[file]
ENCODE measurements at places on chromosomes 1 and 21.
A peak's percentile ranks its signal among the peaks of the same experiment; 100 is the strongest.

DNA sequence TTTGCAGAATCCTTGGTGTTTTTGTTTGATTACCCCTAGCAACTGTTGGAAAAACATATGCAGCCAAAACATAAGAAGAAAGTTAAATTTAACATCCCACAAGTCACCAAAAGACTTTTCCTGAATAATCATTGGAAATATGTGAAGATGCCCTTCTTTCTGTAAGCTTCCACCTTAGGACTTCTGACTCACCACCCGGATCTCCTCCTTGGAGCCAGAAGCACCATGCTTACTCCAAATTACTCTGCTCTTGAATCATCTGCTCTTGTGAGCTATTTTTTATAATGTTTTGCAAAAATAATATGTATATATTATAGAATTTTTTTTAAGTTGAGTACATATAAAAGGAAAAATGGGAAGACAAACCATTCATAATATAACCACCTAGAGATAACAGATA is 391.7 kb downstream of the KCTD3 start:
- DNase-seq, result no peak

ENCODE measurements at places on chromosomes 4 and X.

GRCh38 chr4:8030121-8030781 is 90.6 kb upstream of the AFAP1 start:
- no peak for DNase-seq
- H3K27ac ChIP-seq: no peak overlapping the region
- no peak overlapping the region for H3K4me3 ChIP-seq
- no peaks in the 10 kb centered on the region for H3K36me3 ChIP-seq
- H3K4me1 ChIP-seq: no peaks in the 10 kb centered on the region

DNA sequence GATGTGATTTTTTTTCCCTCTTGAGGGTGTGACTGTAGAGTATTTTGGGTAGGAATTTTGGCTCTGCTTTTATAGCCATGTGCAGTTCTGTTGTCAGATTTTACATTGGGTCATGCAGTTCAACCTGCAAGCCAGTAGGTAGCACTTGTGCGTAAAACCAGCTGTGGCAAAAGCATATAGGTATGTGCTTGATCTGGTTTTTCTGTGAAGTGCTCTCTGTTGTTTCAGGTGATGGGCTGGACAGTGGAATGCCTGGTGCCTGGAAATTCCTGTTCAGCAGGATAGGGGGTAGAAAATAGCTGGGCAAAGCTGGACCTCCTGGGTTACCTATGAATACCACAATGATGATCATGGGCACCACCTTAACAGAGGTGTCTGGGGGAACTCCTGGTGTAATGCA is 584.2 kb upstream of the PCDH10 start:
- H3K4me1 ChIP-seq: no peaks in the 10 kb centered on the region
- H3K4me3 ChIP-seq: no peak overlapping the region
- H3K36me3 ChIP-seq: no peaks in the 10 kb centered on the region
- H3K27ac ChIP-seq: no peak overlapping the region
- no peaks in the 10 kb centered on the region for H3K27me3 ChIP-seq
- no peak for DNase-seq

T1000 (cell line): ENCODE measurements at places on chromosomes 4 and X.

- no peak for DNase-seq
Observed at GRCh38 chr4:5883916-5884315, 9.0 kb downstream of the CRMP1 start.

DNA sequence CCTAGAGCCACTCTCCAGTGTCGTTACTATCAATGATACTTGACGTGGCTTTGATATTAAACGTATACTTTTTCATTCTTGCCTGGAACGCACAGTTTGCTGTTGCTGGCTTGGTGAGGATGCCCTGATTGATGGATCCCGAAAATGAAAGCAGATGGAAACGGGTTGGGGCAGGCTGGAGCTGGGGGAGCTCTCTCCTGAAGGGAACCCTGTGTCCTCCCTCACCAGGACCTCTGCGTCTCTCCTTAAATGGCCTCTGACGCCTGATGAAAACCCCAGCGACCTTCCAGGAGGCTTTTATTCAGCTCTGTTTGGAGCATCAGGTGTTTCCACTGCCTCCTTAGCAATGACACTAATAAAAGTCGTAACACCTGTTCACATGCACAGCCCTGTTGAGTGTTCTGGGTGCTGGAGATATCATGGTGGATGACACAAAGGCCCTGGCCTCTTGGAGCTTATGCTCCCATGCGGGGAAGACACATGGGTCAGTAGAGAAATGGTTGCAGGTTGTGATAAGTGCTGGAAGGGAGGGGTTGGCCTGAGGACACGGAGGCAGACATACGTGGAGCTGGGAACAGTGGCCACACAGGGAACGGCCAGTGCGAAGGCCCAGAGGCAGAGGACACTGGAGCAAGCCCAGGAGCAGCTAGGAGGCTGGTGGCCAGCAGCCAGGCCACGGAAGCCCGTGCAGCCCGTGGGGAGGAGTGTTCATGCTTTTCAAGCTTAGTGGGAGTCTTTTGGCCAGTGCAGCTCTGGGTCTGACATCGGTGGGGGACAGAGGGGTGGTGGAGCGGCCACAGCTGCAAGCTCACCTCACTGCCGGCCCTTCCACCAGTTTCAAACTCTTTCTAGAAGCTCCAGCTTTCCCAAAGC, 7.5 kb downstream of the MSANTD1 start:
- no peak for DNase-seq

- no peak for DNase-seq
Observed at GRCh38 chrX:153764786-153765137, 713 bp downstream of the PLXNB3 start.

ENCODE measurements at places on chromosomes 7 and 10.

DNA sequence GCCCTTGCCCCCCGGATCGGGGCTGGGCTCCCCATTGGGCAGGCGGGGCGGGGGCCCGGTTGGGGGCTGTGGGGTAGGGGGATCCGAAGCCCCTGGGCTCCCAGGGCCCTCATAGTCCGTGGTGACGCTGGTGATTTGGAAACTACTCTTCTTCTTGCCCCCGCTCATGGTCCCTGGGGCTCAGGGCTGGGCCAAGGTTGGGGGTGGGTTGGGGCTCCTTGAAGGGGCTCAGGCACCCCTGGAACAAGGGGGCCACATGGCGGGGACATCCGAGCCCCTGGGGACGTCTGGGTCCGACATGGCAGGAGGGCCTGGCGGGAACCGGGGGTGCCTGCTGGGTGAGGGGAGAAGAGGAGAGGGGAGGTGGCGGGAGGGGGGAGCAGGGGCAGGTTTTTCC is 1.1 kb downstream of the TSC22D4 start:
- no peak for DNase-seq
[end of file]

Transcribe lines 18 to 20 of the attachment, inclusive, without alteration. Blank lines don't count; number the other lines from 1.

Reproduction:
- no peak for DNase-seq

T1000 (cell line): ENCODE measurements at places on chromosomes 4 and X.

- no peak for DNase-seq